With universities slow to reopen due to COVID the focus on BDS activity in January was suddenly shifted to the Texas synagogue hostage crisis. Calls from Muslim organizations to free convicted terrorist Aafia Siddiqui, including those supporting BDS, was a reminder that antisemitic radicalization often begins with BDS. At the same time, cognizant of the growing harassment of Jewish students and the negative optics, universities have announced plans to combat the antisemitism problem on campus. This goal will be difficult when a significant proportion of Middle East studies faculty members support BDS.
BDS activities in January were shaped by the continuing evolution of the COVID pandemic, which has slowed the reopening of higher education, but also by the hostage-taking situation at a synagogue in Colleyville, Texas. In the latter, a British Muslim, Malik Faisal Akram, took hostages with the goal of forcing the release of a convicted terrorist, Aafia Siddiqui. American Muslim organizations including ‘American Muslims for Palestine,’ (AMP) the primary group behind the BDS movement, have demanded Siddiqui’s release, going so far to call her a “political prisoner.” Also calling for Siddiqui’s release were Linda Sarsour and other leaders of the BDS movement.
The hostage situation also came in the wake of calls by leaders of CAIR, including Zahra Billoo, to stigmatize Jewish organizations for their support of Israel and opposition to BDS. Billoo had stated in a late November talk for AMP that American Muslims must “pay attention to the Anti-Defamation League, we need to pay attention to the Jewish Federation, we need to pay attention to the Zionist synagogues, we need to pay attention to the Hillel chapters on our campuses.” Billoo’s comments reflect the North American manifestation of Siddiqui as a global jihadist cause, which contributed to the radicalization of the synagogue attacker. CAIR condemned Akram but immediately resumed efforts to have Siddiqui freed and attacked critics who pointed out its role in fomenting antisemitism.
The hostage situation also came as CAIR issued a report that accused a variety of Jewish foundations and organizations of ‘fueling a huge upswing’ in ‘Islamophobia.’ Among the groups named were CAMERA (“a lobbying and media-monitoring group that spreads misinformation pertaining to Muslim Americans”), the Foundation for Defense of Democracies (“neoconservative lobbying group encourages the Islamophobic “war on terror” narrative and policies”), and MEMRI (“a pseudo-research organization that carefully selects and purposefully inaccurately translates news from Muslim-majority organizations to provide justification for anti-Muslim propaganda”).
Voting by the Middle East Studies Association (MESA) membership to fully adopt BDS highlighted the role of the anti-Israel vanguard that has radicalized much of an academic discipline. The voting for individual and student members opens to the membership on 31 January and closes on 22 March.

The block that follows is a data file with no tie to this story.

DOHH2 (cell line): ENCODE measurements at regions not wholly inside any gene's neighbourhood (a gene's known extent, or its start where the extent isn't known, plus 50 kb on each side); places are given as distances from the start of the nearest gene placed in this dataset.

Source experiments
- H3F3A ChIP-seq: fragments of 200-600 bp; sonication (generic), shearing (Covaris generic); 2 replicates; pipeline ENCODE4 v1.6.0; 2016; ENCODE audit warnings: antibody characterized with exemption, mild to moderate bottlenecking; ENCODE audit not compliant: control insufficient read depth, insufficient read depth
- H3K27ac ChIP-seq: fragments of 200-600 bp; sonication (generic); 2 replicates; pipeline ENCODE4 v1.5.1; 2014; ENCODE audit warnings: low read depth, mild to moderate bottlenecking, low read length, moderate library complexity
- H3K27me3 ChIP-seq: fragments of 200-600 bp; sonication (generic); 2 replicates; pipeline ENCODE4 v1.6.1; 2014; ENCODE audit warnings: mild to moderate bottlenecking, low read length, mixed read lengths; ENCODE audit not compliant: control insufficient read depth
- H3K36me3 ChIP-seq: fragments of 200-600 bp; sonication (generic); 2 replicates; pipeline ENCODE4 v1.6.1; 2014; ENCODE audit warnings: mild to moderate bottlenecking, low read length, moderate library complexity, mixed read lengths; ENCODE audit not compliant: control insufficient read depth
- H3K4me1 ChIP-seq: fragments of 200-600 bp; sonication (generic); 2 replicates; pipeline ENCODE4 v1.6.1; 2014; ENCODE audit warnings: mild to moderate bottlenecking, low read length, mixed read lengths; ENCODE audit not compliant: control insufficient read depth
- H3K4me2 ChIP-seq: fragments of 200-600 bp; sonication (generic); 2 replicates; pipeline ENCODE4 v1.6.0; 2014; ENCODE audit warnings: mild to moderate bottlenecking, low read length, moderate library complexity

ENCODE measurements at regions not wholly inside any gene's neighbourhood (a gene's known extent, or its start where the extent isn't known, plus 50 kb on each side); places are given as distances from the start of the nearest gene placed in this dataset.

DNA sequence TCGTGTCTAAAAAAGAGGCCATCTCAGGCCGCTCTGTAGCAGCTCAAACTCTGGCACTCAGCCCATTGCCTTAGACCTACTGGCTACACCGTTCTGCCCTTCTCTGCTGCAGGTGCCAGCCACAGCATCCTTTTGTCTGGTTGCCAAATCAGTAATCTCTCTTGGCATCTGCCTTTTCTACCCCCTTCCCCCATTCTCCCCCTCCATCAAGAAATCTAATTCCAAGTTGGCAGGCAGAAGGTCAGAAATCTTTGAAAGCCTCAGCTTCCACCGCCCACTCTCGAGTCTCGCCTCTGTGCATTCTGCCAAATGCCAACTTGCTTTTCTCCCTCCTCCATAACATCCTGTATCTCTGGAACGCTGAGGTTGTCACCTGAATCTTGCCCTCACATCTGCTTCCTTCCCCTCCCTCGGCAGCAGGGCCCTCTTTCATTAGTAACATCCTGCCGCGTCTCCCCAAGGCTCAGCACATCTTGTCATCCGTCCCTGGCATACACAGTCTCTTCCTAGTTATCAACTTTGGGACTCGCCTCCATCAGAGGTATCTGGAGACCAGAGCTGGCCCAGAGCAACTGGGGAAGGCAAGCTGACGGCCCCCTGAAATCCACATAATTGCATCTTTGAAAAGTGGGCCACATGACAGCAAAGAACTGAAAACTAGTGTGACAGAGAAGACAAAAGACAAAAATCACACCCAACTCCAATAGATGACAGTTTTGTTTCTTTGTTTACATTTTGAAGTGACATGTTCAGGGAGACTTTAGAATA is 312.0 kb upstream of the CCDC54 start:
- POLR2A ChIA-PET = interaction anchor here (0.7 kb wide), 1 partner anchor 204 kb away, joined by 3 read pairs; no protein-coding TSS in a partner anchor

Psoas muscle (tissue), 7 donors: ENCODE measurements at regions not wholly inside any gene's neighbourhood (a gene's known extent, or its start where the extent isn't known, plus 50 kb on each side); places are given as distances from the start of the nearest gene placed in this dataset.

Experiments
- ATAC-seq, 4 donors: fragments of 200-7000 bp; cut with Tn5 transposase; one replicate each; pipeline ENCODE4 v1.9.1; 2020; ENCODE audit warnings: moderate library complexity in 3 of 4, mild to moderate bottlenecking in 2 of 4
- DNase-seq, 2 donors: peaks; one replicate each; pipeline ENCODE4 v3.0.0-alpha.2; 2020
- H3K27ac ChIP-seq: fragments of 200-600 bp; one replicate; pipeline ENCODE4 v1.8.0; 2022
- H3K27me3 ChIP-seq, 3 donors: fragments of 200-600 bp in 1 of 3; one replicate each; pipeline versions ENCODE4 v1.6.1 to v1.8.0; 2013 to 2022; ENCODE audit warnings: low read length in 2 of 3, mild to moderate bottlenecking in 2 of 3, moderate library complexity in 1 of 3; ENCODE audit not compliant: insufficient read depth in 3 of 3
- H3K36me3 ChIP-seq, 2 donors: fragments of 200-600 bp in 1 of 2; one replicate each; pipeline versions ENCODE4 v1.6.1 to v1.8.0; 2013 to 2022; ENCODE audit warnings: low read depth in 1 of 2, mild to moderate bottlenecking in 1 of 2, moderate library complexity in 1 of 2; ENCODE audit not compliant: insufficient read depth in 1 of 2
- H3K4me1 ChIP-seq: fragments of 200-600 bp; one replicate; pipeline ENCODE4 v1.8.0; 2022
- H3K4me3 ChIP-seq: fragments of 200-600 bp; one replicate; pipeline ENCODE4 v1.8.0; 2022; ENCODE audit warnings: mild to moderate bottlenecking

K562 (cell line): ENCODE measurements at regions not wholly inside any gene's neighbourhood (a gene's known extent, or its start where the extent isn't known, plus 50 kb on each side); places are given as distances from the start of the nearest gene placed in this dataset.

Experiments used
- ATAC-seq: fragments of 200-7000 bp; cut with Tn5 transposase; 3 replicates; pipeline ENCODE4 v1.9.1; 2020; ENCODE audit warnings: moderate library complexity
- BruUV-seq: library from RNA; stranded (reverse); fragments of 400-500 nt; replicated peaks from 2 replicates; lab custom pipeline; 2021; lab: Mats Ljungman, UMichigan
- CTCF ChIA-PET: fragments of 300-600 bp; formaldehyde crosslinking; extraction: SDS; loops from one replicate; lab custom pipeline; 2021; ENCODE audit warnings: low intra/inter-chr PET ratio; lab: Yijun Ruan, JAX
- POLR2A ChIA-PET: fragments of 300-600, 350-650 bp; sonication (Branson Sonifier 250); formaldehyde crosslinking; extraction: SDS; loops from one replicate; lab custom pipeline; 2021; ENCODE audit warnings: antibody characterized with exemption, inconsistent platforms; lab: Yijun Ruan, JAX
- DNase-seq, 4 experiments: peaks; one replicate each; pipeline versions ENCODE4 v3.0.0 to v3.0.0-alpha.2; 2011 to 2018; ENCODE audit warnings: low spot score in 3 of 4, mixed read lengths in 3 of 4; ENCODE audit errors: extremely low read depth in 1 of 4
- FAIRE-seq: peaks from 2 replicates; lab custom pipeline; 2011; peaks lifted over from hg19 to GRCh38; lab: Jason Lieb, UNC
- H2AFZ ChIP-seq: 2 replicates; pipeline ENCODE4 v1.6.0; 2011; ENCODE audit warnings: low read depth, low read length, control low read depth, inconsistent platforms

The effort to institutionalize discrimination on the basis of national and religious origin in the guise of boycotting Israeli academic institutions, and to endorse it informally in the sense of bias against Israelis, and supporters of Israel including Jews, attracted the ire of politicians, particularly in states that have anti-BDS legislation. The office of Florida Governor Ron DeSantis stated
- It is our expectation that Florida State University will not permit MESA to operate a boycott of Israel through a public institution, will not accept the academic boycott of Israel, and will not allow university funds to be paid indirectly or directly to any organization that endorses BDS. The same goes for any other institution that receives state funding.
Florida State and the University of Arizona then ended their institutional memberships in MESA. Other state institutions are expected to follow suit. Observers also note that George Washington University would jeopardize its eligibility to receive Federal funds by hosting an organization that explicitly endorses and organizes discrimination.
The growing recognition of anti-Israel and antisemitic sentiment on campuses was also reflected in comments from Arizona Governor Doug Ducey in response to a protest by the Arizona State University ‘Students for Justice in Palestine’ (SJP) chapter which included “From the river to the sea Palestine will be free.” On social media Ducey stated “This is shocking. This kind of discriminatory behavior cannot be tolerated on a college campus or anywhere. Arizona continues to stand with Israel.” Elsewhere the Rutgers University SJP chapter protested that school’s research partnerships with Tel Aviv University and the Rutgers’ president’s travel to Israel.
The overt discrimination faced by Jewish and pro-Israel faculty was the subject of a lawsuit against the City University of New York (CUNY) faculty union. The suit alleges the union, which in 2021 issued a resolution condemning Israel for “the continued subjection of Palestinians to the state-supported displacement, occupation, and use of lethal force” and called for discussions of union support for BDS, infringed on the First Amendment rights of faculty members who opposed such a statement.